8 Decluttering Tips to Help You Organize Your Home
Clearing the clutter can help you enjoy your home more.
Every night, when a child or young adult lies down and sleeps, their brain begins a process that is known as “synaptic pruning.” According to Healthline, synaptic pruning is when the brain eliminates extra synapses, which are internal structures that allow neurons to transmit electrical or chemical signals to each other. “Synaptic pruning is thought to be the brain’s way of removing connections in the brain that are no longer needed.”
In other words, synaptic pruning is the brain decluttering itself, keeping only what it needs and getting itself into the best possible shape to guide you through the world in the future. The less clutter in the mind, the sharper the focus, the more space to store items, the faster the learning, the more attentive the thinking, the stronger the memory, and on it goes.
In short, decluttering in the brain creates a more organized space, and is arguably the one space you need to declutter the most!
If it works for the brain, it can work for your home
Just as it is with our amazing human cranium, decluttering one’s family room or work space is a great way to improve overall quality of life. Whether it’s a closet space, a coffee table, a cluttered room or a kitchen, one that is clutter-free and organized lends itself to better living.
An office without stacks of paper on the floors and files littering the desk usually yields better professional productivity. A neat and tidy classroom will lead to better educational outcomes. A decluttered bedroom can lead to less stress and better rest. Even when it comes to decor, a well-organized wall space will provide a more elegant look!
Humans love patterns – it’s why we enjoy music, games, many types of artwork, and so on – and we naturally retreat from chaos. When we allow our living spaces to descend into some version of the latter, into the chaos of clutter, we are allowing conditions to exist in which we cannot enjoy our own best existence – and indeed we are creating those conditions. Though clutter does seem to just appear out of thin air at times, it is caused by our own hands.
If your home has become consumed by clutter, don’t give up and accept it, and don’t worry too much about decluttering. Sure, it may seem like an overwhelming prospect to start decluttering, but many people find the process not only tolerable but even enjoyable once they are underway.
And if you don’t find that applying to you, you can always turn to a professional organizer – the job exists for a reason, and there’s no shame in acknowledging you need the help! Also, don’t worry that decluttering your residence will make it feel less like your home. In fact, it will refresh the love you once had for the space.
Clearing Clutter Is Good for the Household, Not Just the Home
The definition of the word “household” is, according to the Merriam-Webster Dictionary:
“those who dwell under the same roof and compose a family, also: a social unit composed of those living together in the same dwelling”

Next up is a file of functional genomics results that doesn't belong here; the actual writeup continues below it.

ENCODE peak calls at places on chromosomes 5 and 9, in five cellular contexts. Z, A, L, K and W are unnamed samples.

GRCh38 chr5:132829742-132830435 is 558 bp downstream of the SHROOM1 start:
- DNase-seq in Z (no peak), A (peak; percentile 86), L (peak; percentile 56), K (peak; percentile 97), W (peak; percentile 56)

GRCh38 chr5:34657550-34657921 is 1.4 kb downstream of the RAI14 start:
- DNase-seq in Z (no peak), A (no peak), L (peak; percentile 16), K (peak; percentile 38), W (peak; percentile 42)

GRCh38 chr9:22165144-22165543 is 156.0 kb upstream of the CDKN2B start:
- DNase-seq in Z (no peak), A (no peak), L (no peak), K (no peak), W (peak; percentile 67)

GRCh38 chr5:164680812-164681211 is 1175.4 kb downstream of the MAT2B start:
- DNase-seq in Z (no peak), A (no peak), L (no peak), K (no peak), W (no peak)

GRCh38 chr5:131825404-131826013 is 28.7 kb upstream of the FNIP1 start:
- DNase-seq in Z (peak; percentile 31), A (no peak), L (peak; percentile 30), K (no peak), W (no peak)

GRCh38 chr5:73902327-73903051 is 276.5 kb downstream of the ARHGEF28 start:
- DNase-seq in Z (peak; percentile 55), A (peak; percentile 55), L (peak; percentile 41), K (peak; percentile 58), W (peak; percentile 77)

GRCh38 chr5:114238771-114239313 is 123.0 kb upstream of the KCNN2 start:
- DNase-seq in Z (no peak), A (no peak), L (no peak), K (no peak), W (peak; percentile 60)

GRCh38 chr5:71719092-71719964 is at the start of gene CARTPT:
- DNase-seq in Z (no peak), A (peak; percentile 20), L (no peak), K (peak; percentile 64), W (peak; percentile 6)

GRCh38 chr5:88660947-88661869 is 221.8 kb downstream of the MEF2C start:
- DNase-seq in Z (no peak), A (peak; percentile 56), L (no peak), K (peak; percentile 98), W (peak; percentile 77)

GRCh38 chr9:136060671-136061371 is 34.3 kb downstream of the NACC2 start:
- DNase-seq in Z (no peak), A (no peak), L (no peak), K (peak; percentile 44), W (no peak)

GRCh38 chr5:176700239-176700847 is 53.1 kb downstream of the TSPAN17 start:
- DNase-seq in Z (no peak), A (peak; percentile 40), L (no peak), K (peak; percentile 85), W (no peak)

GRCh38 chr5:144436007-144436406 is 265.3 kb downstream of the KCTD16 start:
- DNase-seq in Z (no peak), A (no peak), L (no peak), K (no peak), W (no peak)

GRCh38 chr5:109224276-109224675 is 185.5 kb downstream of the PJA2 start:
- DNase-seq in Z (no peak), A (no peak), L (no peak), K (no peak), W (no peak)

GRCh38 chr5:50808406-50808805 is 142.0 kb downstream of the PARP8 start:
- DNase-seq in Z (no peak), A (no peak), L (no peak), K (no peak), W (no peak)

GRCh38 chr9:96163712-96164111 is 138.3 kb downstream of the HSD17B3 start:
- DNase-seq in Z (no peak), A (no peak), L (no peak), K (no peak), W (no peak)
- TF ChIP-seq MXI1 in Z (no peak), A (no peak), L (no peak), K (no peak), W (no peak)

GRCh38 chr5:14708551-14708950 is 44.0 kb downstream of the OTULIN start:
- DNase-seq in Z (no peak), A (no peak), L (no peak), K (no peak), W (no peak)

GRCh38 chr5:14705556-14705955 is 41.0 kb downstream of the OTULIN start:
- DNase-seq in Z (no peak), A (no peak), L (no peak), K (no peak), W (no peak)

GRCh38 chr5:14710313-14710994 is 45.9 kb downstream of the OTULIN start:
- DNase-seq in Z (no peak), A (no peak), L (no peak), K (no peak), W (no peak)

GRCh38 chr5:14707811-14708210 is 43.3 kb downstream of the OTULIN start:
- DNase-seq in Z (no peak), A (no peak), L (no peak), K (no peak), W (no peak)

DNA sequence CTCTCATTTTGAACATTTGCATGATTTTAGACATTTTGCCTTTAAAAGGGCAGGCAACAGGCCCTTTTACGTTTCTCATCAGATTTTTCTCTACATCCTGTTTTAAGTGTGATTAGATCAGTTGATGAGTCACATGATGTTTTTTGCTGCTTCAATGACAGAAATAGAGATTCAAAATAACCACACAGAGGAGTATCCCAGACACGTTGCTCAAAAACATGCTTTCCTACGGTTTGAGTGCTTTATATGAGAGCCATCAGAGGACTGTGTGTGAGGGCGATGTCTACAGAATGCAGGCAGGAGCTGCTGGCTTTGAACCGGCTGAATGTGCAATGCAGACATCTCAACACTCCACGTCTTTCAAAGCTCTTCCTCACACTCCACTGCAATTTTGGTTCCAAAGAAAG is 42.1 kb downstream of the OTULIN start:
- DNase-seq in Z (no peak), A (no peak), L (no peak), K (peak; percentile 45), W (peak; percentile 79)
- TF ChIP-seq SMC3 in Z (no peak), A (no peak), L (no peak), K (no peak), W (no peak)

See the critical difference between “household” and house or home? It’s not a household without the people. Sure, when you declutter your home it means less dust, more space, clean shelves, organized closets, and the like, but frankly, your house does not care if it is cluttered or not, it’s the people who care. Proper decluttering is not so much about getting rid of things, but about accentuating the things you do keep.
When a playroom is clutter-free, the most cherished kids’ toys can be easier to find and there is more space to play with them. When flat surfaces are cleared, they provide the opportunity to be used for art projects, puzzles, games, and other enjoyable activities. When a living room is neat and organized, it is more inviting for living. In short, your living spaces should be organized spaces because it makes them more welcoming; they should be accessible and ready for use, and the less clutter that’s about, the more you and your family can enjoy your home.
Remember, there is a difference between messiness and clutter. A mess is, by definition, temporary, and provided it is cleaned up when play time or dinner prep or art projects are concluded, a mess is no problem at all. Clutter is persistent; it is part of the space itself until you consciously, proactively deal with it.
The Opposite of Clutter Need Not Be Spartanism
If when you picture an uncluttered room you think of bare walls, empty shelves, simple furniture, and not a toy or book or coffee cup in sight, your mind’s eye is taking things a bit too far. Clutter is, by its definition, a buildup of too much excess stuff, it’s not the existence of any stuff.
Take, for example, the Scandinavian concept of “hygge,” pronounced “hoo-guh,” that in essence means a sensation of coziness, warmth, and wellness. An environment that promotes hygge may involve throw pillows, blankets, a stack of books, a favorite piece of artwork or two, and so on. It involves consciously chosen and placed elements that you will enjoy and appreciate. Creating a hygge-ready space necessitates the presence of things, but things that are in their proper place and not crowded out by clutter.
Now tie in the concept of “Scandinavian design” which was developed in the mid 20th century and is informed by products and architecture with simple, clean lines, functionality as heavily considered as form (looks, e.g.), and an overall fitting together of all elements of a space. Does Scandinavian design have to feel cold and sterile?
Not at all – it just can’t be cluttered.
You will find these good character traits of décor and organization prized in Japan as well, and in Midcentury Modern American design, and in many other places, too. Maybe even in your own home once you clear the clutter? Which it’s time for us to start doing now, thanks to these eight action steps you can take.
When it’s finally time to declutter your life, here are the things to keep in mind as you clear the clutter. Take each decluttering tip to heart – it could really improve the way you feel!
1. Make a Plan: The Decluttering Checklist
The longer you have let clutter build up in your home, the harder it may be to start the decluttering process. And far too often when people do “declutter,” they are really just moving things from one place to another, transferring a mess from a shelf into a messy drawer, a pile of clothes from hall closet floor to a closer stuffed with hanging items that are just as inaccessible, and so on.
If the clutter situation in your home is a pretty bad one, don’t start with the stuff at all, start with pen and paper. (Or phone and note app, computer and Excel, whatever works for you, of course.) List out the problem areas, the spaces available to store things you want to keep, an action plan for things to be jettisoned. There will be trash piles, stuff to give to friends, things to donate, some to sell.
Decluttering may have some cash value – so create systems for where and how you will keep those things that are currently clutter but deemed worthy of being kept.